The commercial airplanes division is the largest contributor to Boeing's total value. The key factors responsible for this are:
Aircraft manufacturing requires significant upfront capital and research and development expenditure. Boeing has made these investments over the last several decades to establish itself as one of the largest commercial aircraft manufacturers.
A large number of airlines in the world operate Boeing airplanes. These airlines have a long, established relationship with Boeing as their airplane provider.
Other companies, including Embraer, Bombardier, Comac, Russian Irkut, or Mitsubishi that are looking to play a larger role as a commercial airplane manufacturer, face enormous competition from both Boeing and Airbus. In contrast, airlines have a working relationship with Boeing and Airbus for most of their airplanes. This track record and existing relationships provide both Boeing and Airbus with a significant competitive advantage over smaller and relatively new airplane makers.
A decline in passenger and cargo traffic due to the global recession in 2009 adversely impacted revenues/margins for commercial airlines world over. This, in turn, affected aircraft demand. In recent years, as the global economy has steadily grown, airlines have seen their profits rise. Higher profits, in turn, have enabled airlines to place orders for new airplanes, growing results of airplane makers such as Boeing.
However, in the recent few quarters, the weak economy has forced air carriers and governments to delay or cancel orders for new aircraft, including the flagship 787 Dreamliner. This trend is likely to reverse towards the end of the decade.
Low-cost airlines or carriers (LCC) are fast expanding around the world. They provide an alternative to other modes of transportation, such as railways.
LCCs typically use single-aisle aircraft such as Boeing's 737 and Airbus' A320. The growth of LCCs is primarily a consequence of increased liberalization in the commercial aviation industry that has reduced entry barriers for private players. This is especially true in the emerging countries of the Asia-Pacific region, where liberalization driven by the Association of Southeast Asian Nations (ASEAN) has boosted the growth of many LCCS. We expect regulatory hurdles in the commercial airline industry to continue to decline the world over, paving for growth of LCCs. And the expansion of LCCs will boost demand for single-aisle airplanes. The company estimates that there will be a demand for over 37,000 aircraft over the next two decades.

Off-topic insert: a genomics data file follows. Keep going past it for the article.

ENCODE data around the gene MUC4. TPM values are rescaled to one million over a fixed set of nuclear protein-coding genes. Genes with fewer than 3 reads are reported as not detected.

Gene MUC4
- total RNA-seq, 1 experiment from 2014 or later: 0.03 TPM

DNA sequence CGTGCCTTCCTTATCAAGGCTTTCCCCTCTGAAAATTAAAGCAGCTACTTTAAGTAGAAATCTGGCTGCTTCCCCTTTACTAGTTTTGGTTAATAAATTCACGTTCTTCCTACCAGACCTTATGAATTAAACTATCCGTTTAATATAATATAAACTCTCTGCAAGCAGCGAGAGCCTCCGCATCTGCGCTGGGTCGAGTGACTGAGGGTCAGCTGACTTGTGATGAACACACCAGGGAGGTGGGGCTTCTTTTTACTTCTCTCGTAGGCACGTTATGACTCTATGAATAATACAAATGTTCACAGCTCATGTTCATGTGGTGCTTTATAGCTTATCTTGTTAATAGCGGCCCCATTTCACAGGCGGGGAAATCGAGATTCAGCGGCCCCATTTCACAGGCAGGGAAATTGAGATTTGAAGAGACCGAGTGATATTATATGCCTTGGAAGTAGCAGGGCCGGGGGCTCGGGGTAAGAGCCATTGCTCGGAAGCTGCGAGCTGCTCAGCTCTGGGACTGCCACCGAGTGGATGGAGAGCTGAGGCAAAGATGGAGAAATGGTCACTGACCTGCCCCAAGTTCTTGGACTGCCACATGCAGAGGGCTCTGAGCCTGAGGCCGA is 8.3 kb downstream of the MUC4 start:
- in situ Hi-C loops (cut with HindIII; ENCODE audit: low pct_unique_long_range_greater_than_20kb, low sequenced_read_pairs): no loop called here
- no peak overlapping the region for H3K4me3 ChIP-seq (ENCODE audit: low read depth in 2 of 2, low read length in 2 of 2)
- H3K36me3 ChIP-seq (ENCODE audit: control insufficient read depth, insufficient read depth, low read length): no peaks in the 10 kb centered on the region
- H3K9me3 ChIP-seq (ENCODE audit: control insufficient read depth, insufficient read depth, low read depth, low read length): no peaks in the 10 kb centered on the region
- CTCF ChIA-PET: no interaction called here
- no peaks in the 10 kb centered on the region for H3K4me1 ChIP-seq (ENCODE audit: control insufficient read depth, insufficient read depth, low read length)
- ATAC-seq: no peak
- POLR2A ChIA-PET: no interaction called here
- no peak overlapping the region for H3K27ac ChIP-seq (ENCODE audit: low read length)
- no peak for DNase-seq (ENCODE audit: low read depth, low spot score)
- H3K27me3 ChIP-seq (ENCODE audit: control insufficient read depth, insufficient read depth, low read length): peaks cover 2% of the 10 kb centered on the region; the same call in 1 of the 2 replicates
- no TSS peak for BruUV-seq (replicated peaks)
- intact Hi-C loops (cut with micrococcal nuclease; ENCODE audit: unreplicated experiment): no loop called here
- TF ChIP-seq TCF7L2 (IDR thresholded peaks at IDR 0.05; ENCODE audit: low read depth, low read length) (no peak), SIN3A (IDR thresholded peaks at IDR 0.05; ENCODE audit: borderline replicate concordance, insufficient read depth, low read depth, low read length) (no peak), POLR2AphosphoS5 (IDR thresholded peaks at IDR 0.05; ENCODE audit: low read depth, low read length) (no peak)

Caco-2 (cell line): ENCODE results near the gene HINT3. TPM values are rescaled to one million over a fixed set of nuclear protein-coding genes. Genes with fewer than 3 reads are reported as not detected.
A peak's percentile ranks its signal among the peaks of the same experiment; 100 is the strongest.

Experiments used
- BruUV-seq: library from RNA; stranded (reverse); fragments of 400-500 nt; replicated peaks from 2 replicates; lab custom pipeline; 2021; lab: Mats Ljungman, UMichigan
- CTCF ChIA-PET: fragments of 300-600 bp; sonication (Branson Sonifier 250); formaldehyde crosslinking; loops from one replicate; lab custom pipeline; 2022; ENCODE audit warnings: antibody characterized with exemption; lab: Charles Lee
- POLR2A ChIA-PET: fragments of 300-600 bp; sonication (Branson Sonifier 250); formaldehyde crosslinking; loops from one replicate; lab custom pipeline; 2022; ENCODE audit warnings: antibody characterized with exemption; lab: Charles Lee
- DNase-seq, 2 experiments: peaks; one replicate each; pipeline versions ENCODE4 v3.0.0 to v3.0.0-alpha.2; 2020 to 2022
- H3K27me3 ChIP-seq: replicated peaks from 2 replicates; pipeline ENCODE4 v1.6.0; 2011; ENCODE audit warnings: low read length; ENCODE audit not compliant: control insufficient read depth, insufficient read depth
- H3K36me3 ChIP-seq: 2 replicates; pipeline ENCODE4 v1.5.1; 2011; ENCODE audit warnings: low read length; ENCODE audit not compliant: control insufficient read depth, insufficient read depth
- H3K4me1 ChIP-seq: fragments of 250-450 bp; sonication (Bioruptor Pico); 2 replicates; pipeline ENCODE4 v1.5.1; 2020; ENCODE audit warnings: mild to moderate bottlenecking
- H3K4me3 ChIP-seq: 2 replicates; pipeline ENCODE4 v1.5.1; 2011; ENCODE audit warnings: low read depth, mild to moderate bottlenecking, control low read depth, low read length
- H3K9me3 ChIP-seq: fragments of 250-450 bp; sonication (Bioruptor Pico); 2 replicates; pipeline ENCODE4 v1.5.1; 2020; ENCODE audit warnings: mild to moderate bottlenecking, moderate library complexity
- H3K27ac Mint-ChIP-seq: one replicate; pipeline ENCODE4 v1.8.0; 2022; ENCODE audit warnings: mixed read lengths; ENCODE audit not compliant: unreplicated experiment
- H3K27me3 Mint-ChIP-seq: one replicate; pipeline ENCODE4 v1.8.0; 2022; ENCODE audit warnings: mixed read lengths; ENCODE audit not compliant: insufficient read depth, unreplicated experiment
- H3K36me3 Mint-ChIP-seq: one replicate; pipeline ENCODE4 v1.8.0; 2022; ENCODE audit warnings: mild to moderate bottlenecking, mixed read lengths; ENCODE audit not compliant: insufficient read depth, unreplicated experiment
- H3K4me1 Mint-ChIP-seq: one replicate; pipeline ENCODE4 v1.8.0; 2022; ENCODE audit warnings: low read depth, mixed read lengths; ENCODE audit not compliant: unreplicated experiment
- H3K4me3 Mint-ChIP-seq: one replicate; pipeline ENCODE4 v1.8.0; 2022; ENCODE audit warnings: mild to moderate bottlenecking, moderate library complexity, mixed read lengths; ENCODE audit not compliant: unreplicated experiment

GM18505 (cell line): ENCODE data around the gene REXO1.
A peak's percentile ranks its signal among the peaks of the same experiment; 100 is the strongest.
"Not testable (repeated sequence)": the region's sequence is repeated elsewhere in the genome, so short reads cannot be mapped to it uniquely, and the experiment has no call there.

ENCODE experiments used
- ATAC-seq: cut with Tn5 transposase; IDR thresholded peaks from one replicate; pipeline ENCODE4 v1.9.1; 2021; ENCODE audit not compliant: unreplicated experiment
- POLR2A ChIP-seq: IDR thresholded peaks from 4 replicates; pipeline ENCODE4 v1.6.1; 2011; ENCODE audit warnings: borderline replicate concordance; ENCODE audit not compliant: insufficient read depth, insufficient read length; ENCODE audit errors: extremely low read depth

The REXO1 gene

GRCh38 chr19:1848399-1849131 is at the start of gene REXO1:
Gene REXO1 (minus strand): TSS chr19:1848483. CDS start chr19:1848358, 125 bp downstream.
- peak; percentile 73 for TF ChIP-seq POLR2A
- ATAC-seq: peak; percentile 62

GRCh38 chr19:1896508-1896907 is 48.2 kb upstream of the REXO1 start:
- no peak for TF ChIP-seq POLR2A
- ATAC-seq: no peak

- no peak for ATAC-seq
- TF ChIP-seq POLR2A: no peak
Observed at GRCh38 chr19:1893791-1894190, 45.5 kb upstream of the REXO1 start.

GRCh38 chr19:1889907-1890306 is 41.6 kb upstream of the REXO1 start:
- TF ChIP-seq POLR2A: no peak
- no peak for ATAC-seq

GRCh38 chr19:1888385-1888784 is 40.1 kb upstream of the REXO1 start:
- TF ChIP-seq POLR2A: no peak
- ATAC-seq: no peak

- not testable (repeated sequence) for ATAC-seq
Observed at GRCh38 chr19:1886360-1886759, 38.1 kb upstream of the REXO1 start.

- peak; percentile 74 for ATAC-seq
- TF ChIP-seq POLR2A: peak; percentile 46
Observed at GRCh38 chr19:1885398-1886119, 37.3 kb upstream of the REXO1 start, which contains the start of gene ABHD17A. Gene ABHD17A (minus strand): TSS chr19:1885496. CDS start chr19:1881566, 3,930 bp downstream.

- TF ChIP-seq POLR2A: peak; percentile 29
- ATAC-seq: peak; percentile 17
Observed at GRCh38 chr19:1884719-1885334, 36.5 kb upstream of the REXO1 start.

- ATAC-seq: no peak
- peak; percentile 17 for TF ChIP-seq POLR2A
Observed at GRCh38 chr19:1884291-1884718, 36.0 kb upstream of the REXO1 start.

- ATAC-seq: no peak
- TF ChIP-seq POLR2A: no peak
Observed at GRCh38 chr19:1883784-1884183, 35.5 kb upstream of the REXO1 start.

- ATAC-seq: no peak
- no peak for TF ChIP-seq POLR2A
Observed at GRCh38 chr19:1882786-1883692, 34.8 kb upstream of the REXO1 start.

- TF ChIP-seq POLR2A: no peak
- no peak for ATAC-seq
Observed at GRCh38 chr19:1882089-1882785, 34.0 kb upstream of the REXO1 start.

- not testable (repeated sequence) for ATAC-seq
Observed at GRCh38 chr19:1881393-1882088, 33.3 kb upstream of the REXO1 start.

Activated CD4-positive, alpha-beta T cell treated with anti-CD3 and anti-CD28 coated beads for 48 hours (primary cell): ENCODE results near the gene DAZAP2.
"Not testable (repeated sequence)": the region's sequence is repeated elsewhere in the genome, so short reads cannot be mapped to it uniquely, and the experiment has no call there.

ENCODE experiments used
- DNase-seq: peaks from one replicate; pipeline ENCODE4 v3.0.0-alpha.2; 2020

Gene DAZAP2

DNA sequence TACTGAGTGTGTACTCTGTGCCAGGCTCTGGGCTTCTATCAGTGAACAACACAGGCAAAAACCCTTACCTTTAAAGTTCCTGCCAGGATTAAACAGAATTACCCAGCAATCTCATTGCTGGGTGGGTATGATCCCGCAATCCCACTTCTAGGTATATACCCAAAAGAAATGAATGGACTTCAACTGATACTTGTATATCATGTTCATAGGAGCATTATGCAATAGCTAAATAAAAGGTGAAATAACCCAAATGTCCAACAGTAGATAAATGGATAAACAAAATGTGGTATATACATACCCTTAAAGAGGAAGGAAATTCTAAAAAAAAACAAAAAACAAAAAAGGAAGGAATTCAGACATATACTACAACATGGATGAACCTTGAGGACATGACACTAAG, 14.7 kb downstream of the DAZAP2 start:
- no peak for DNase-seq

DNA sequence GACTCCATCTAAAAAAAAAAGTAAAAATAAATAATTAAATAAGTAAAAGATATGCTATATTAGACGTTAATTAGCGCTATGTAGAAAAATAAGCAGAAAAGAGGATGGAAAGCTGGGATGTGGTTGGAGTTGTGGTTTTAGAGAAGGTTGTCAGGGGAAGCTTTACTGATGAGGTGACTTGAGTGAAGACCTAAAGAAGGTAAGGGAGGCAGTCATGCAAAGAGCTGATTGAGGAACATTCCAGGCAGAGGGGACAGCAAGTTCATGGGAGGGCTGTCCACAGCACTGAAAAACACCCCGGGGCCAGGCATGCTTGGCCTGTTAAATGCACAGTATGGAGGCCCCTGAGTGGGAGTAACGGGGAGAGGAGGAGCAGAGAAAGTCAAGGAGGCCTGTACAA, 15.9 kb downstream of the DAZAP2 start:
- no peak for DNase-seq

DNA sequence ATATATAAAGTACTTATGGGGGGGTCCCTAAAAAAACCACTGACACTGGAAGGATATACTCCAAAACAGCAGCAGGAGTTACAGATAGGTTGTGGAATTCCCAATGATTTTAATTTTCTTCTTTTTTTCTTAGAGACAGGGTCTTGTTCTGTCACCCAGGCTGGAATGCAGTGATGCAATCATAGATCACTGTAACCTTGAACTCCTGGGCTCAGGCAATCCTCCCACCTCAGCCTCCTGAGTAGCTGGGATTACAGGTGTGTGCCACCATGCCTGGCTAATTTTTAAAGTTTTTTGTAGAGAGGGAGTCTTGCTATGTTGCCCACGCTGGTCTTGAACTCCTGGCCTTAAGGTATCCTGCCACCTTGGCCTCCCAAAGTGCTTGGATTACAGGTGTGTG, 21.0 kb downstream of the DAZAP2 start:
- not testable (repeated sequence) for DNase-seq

Unions represent over 40% of Boeing's total workforce. The company experienced a workforce stoppage in 2008 due to the IAM (International Association of Machinists and Aerospace Workers) strike. Similar stoppages in the future have the potential to significantly impact the business through delays in production and the development of Boeing's products and services.
Boeing generates about 80% of its defense, space, and security (DSS) division revenues from the US government through its various agencies such as the Department of Defense and NASA. Owing to this high degree of dependence on the U.S. government, Boeing is vulnerable to any cuts in the government's military spending.